Although previous studies suggest that excessive fructose intake may adversely affect the blood lipid profile, the replacement didn’t increase triglyceride levels. The potential adverse effects of fructose are probably dose-dependent.


Impact of breakfast skipping compared with dinner skipping on regulation of energy balance and metabolic risk.

This crossover study found that skipping either breakfast or dinner for one day increased the number of calories burned, compared to eating three main meals per day.

However, the study also showed that breakfast skipping increased insulin levels after eating, as well as fat oxidation (fat burning). Further studies need to investigate the long-term effects of meal skipping.


Effect of Probiotics on Metabolic Outcomes in Pregnant Women with Gestational Diabetes: A Systematic Review and Meta-Analysis of Randomized Controlled Trials.

This review and meta-analysis of four high-quality, controlled studies concluded that probiotic supplements may benefit women who suffer from diabetes during pregnancy.

Specifically, taking probiotic supplements for 6–8 weeks significantly improved insulin sensitivity. In contrast, the probiotics had no significant effects on weight gain or birth outcomes.


3. Heart Health

Energy drinks and atrial fibrillation in young adults.

Atrial fibrillation (AF) is a type of abnormal heart rhythm (arrhythmia) that’s characterized by fast or irregular heartbeats. It is a risk factor for stroke and heart attacks.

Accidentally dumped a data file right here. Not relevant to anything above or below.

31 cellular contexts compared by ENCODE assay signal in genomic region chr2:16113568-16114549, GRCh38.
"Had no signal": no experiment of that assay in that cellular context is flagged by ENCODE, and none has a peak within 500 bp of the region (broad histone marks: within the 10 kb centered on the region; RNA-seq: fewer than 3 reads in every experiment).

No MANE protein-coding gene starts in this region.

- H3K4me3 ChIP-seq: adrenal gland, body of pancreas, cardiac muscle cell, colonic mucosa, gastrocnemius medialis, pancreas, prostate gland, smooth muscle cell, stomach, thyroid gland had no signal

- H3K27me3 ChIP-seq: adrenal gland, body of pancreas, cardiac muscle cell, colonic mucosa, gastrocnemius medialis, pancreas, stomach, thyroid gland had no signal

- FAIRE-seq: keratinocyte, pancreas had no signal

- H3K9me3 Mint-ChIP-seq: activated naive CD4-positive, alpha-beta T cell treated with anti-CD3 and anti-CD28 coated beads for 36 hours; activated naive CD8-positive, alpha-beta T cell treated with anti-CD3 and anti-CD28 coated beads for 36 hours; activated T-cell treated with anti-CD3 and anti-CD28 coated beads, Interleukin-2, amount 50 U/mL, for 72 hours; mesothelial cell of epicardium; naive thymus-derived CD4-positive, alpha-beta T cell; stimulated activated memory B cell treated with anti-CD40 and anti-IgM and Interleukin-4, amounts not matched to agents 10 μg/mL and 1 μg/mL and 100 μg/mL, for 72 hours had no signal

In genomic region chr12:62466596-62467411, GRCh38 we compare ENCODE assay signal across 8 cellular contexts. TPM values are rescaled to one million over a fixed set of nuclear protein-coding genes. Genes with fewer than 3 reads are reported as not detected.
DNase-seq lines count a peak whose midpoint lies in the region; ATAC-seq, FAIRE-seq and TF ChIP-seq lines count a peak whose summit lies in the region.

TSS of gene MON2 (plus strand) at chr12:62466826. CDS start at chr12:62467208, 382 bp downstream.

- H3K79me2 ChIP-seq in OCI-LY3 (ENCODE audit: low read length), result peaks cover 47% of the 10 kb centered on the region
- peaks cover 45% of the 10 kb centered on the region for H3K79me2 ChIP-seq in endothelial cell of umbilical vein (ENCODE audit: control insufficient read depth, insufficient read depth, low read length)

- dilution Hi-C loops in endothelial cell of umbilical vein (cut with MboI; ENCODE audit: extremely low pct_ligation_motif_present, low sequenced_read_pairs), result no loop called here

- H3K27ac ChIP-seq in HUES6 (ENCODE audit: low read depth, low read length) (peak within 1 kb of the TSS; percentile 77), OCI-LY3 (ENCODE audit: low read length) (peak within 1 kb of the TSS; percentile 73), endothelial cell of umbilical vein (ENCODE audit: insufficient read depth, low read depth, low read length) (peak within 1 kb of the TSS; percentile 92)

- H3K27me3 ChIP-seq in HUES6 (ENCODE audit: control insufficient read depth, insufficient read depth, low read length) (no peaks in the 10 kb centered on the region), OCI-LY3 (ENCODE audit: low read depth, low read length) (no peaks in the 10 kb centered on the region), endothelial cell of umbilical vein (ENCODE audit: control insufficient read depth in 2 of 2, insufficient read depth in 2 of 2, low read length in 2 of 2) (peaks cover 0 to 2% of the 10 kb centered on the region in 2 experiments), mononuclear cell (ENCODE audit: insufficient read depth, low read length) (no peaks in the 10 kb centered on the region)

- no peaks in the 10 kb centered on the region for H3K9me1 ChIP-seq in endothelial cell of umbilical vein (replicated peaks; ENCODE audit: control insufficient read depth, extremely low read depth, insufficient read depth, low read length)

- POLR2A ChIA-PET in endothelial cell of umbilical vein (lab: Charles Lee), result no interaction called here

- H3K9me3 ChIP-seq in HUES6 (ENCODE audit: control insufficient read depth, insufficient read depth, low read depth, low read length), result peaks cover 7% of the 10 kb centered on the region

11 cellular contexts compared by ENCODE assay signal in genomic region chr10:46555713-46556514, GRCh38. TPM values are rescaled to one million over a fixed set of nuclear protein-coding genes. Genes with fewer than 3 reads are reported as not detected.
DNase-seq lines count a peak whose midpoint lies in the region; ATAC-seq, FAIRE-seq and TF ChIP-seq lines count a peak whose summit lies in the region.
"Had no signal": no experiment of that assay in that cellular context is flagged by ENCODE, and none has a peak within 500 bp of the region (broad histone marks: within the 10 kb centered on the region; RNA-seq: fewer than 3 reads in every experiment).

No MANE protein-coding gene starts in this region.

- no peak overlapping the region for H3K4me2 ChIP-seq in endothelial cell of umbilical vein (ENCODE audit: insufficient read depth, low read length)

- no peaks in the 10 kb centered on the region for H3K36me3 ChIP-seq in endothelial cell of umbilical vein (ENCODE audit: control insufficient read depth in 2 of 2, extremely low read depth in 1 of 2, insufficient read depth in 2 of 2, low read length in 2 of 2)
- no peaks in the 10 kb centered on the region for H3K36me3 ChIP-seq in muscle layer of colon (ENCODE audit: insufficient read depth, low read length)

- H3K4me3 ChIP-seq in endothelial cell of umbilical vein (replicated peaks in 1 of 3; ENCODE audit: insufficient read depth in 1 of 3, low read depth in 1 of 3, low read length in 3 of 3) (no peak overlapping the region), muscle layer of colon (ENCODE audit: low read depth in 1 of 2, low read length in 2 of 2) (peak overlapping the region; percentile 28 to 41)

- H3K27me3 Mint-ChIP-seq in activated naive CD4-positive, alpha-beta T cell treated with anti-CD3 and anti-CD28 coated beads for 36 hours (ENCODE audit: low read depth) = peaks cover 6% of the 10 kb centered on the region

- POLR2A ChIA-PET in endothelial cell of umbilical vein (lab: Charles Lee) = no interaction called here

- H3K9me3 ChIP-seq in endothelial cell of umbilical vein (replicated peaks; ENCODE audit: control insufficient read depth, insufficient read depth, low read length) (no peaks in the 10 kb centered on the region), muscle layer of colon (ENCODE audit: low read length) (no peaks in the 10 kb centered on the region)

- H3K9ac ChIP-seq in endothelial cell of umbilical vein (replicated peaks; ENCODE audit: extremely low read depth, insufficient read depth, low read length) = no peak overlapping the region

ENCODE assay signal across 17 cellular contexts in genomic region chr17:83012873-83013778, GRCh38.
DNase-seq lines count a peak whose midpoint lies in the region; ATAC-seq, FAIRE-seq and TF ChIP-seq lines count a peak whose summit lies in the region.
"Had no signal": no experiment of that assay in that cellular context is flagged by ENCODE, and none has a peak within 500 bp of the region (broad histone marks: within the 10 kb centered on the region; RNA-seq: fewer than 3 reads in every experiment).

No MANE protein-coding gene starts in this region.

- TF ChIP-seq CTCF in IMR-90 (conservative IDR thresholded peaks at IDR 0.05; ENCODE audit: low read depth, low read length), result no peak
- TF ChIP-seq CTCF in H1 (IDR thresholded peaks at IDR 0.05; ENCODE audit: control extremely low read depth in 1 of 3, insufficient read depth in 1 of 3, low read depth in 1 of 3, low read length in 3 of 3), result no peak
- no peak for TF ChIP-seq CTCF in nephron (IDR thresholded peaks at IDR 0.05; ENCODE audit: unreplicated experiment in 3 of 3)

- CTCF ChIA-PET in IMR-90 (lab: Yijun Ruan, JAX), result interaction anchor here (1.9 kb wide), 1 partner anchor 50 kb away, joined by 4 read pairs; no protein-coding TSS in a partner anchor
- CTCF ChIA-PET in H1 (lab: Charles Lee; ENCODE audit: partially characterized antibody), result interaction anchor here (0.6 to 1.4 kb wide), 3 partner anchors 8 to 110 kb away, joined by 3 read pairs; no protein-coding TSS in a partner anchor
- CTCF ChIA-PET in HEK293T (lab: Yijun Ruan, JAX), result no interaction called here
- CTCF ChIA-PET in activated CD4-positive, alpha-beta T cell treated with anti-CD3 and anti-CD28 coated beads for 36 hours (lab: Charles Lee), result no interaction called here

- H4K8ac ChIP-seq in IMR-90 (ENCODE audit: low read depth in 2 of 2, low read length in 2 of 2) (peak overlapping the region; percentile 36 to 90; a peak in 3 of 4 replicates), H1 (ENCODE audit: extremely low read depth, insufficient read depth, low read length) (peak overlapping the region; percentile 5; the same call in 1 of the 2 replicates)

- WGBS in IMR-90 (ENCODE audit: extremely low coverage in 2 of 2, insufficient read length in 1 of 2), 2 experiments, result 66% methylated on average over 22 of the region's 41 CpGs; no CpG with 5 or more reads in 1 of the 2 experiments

This review of observational studies concluded that a high intake of energy drinks may trigger AF in young people, especially when combined with alcoholic drinks.


4. Cancer

Alcohol Intake and Breast Cancer Risk in African American Women from the AMBER Consortium.

Alcohol intake is a well-known risk factor for breast cancer. This study in 22,338 African-American women showed that consuming seven or more alcoholic drinks per week was linked to an increased risk of breast cancer.


5. Brain and Mental Health

The association between an inflammatory diet and global cognitive function and incident dementia in older women: The Women’s Health Initiative Memory Study.

The Dietary Inflammatory Index (DII) rates the inflammatory potential of a diet. Some foods are pro-inflammatory, whereas others are anti-inflammatory or neutral.

This prospective observational study in 7,085 women aged 65–79 found that following a diet with a high pro-inflammatory potential was associated with an increased risk of mild cognitive impairment or dementia.


Abdominal Adiposity is Associated with Higher Levels of Depression Severity, Cognitive Impairment and Markers of Inflammation and Insulin Resistance.

This observational study in 7,794 adults found that abdominal obesity was associated with an increased risk of depression.

Among those who were depressed, increased abdominal fat was linked to greater cognitive impairment, inflammation and insulin resistance.


6. Kidney and Urinary Health

High dietary phosphorus density is a risk factor for incident chronic kidney disease development in diabetic subjects: a community-based prospective cohort study.

Phosphorus is a dietary mineral found in protein-rich foods, such as dairy products, meat, poultry and fish, especially processed meat and cheese. Cereals are also a decent source.

This observational study in diabetic adults found that a high dietary phosphorus intake was associated with an increased risk of chronic kidney disease.